Broil King Regal Pellet Grills Under $2,000
Broil King make two ranges of pellet grill, the Baron and the Regal. The Baron comes in under $1,000 so I discussed the features of those grills in my previous post. In this post for grills between $1,000 and $2,000, we’ll discuss the Regal range. While very similar in appearance to the Baron grills there are some notable differences between the two which explain the cost increase of several hundred dollars.
So the first difference between the Broil King Baron and Regal grills as you can see from the table below is the size of the cooking/smoking area provided within the grills:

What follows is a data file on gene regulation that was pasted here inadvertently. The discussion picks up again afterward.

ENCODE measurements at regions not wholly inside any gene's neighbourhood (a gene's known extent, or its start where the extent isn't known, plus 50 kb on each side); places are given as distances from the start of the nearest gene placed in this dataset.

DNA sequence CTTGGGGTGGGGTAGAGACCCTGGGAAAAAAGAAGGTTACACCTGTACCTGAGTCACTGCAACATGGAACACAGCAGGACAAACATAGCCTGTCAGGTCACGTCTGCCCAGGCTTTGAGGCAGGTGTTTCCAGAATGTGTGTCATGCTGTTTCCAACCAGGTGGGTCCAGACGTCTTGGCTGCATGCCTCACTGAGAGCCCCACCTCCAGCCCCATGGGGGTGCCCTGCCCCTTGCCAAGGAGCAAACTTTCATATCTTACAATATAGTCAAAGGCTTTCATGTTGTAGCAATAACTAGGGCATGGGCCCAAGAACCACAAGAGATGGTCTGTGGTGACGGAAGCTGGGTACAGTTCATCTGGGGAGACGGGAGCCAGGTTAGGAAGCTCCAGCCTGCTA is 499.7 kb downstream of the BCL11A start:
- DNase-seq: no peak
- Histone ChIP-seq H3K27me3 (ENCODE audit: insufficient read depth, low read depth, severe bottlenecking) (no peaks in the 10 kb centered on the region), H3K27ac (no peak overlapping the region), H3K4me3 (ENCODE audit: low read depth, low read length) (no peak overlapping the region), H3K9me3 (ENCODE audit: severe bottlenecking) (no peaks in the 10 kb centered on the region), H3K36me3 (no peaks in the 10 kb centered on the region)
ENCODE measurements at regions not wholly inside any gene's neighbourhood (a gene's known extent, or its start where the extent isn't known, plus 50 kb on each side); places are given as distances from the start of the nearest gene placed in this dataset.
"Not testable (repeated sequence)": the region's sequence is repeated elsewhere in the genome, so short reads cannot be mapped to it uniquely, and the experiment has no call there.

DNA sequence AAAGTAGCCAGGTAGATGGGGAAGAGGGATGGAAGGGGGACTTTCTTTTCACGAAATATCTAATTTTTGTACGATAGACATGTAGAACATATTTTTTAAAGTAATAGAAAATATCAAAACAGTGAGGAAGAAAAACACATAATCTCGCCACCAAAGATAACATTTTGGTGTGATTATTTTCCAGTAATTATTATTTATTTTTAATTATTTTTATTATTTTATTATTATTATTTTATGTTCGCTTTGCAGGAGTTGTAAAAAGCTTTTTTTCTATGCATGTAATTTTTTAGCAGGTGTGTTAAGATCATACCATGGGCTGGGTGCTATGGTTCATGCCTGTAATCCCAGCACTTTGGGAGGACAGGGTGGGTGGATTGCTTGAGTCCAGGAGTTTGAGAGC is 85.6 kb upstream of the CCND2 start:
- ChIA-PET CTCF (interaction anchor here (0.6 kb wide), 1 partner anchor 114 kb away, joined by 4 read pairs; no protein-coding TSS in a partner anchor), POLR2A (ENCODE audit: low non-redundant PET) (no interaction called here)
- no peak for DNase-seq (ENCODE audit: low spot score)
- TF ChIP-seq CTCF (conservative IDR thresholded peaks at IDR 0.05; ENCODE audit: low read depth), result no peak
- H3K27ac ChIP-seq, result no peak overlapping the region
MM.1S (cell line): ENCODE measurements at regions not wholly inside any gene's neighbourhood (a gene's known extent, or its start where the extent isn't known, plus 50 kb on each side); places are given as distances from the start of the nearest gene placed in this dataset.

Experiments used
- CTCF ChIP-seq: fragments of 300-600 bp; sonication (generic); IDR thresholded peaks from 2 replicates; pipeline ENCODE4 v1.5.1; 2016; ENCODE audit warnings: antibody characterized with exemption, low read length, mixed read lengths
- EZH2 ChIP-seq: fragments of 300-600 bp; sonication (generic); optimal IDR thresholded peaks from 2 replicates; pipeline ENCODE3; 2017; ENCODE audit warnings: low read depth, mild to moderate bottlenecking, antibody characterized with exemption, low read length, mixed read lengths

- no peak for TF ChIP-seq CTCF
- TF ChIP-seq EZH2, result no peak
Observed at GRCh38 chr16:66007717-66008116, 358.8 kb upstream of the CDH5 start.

- Broil King Baron 440 – 26″ Wide Grill, Total Grilling Area = 570 Sq. Inches
- Broil King Baron 550 – 32″ Wide Grill, Total Grilling Area = 750 Sq. Inches
- Broil King Regal 400 – 26″ Wide Grill, Total Grilling Area = 630 Sq. Inches
- Broil King Regal 500 – 32″ Wide Grill, Total Grilling Area = 825 Sq. Inches
The second thing to point out is where the Baron range is made from 1.4m (16 gauge) steel, the Regal range is made from thicker 2mm (14 gauge) steel. This will help the grill to hold its heat better while also providing a longer service life with the thicker steel taking longer to corrode through. There is also a step-up in pellet hopper size with the Baron (18lb) and Regal (22lb). Hence, the Broil Kink Regal pellet grills can take a full 20lb of BBQ wood pellets in one go where the Baron range cannot. Finally, the other key difference is the Regal grills come with the Rotisserie Kit included, where its a cost option on the Baron grills.
Cookshack Pellet Grills Under $2,000